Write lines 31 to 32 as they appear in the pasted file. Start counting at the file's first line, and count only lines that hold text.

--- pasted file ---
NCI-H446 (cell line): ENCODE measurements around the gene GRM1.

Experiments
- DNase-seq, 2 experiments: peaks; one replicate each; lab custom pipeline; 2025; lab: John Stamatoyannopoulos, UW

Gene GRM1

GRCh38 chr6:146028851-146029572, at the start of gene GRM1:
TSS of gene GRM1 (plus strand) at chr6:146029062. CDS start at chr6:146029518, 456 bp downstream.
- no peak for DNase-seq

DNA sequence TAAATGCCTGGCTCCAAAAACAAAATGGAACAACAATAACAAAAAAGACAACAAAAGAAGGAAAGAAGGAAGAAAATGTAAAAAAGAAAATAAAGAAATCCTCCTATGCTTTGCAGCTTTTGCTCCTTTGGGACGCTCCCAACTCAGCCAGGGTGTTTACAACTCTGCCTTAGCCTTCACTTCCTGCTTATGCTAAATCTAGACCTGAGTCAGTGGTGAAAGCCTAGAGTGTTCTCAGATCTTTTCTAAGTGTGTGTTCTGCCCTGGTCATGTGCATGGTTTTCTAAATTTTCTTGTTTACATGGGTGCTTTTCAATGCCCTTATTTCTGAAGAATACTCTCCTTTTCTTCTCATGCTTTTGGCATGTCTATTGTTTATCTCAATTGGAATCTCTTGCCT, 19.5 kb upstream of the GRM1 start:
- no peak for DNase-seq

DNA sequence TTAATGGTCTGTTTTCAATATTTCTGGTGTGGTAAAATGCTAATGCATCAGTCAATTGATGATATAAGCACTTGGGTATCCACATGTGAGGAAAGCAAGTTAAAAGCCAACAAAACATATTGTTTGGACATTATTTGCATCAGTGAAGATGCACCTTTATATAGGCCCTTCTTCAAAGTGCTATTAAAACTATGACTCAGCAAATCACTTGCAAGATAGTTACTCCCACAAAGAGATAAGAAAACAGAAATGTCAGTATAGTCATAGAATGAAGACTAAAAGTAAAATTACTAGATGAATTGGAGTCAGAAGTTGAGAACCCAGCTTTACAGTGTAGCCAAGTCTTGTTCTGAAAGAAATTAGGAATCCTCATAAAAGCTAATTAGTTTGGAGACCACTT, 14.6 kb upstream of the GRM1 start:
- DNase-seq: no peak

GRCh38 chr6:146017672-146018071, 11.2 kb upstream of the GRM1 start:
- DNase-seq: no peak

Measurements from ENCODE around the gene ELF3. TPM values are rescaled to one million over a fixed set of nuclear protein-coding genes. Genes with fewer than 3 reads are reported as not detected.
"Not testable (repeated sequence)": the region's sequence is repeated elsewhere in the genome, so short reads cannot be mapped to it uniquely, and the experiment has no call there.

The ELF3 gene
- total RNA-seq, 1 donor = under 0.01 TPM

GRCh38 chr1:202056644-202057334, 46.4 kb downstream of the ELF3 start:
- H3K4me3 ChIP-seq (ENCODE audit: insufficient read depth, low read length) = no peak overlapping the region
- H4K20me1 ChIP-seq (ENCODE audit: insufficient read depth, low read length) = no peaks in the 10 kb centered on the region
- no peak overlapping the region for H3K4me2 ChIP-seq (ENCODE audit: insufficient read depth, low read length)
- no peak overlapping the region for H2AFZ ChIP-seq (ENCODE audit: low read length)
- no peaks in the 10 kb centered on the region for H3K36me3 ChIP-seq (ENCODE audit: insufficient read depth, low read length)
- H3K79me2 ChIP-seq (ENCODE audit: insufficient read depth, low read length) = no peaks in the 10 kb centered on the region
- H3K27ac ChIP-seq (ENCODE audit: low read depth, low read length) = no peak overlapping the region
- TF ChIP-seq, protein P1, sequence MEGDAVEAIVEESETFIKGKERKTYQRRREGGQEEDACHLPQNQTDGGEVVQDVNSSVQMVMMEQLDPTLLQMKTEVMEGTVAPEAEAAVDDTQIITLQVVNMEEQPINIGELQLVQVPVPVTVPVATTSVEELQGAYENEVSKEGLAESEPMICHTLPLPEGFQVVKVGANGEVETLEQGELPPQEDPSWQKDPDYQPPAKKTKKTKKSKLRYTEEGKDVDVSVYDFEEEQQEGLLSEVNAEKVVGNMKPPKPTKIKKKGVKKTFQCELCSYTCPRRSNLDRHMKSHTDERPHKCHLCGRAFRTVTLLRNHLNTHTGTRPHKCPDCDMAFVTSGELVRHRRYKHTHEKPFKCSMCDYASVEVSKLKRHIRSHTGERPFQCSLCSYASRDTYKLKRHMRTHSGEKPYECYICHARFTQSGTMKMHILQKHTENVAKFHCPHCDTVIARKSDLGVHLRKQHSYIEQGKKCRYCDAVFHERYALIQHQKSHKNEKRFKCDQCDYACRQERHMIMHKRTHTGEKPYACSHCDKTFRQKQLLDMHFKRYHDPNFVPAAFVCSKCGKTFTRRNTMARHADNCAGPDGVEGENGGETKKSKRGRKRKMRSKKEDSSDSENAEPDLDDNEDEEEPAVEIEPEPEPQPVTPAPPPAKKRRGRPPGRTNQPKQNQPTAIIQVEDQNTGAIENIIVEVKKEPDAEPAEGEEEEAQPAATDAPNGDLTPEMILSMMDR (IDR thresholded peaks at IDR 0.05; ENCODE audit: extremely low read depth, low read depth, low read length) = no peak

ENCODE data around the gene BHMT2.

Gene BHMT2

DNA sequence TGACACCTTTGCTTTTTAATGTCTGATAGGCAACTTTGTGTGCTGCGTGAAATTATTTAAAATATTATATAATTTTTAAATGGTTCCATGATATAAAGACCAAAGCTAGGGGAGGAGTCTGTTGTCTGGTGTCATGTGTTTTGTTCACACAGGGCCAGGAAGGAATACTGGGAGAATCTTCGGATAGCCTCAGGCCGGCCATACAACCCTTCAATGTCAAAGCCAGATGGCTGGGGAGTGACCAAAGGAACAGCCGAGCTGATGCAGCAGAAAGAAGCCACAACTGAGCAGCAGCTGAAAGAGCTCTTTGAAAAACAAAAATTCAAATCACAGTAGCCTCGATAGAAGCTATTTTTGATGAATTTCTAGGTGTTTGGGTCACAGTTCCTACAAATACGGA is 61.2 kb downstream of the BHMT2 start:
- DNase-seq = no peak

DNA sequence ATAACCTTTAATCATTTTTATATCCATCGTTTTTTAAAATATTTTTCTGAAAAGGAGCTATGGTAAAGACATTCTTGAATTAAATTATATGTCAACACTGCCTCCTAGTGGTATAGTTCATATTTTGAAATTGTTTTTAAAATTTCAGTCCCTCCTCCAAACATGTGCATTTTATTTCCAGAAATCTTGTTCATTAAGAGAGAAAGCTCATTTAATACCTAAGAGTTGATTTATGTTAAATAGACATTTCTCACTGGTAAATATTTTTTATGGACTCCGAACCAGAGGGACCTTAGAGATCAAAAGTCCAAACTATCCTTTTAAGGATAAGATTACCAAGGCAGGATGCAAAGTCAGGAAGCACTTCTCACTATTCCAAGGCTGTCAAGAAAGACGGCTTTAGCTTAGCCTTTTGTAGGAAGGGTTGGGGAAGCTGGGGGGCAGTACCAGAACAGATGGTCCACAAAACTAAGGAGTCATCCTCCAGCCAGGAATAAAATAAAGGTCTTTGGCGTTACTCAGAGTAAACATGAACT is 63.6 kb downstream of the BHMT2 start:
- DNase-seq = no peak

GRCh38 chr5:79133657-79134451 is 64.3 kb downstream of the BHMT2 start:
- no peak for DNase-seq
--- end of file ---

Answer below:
DNA sequence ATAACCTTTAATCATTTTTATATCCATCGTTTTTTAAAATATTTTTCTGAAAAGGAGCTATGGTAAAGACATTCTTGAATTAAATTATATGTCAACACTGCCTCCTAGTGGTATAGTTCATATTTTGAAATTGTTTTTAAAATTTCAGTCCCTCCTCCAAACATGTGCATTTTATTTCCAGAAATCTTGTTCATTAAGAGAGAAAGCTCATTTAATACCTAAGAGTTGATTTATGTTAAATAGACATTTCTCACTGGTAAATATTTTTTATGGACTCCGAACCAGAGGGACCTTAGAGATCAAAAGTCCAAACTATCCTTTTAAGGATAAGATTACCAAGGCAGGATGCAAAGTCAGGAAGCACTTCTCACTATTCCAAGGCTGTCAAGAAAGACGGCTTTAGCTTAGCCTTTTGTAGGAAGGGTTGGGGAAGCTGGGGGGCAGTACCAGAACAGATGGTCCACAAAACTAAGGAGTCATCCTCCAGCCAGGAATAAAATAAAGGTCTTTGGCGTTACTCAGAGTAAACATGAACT is 63.6 kb downstream of the BHMT2 start:
- DNase-seq = no peak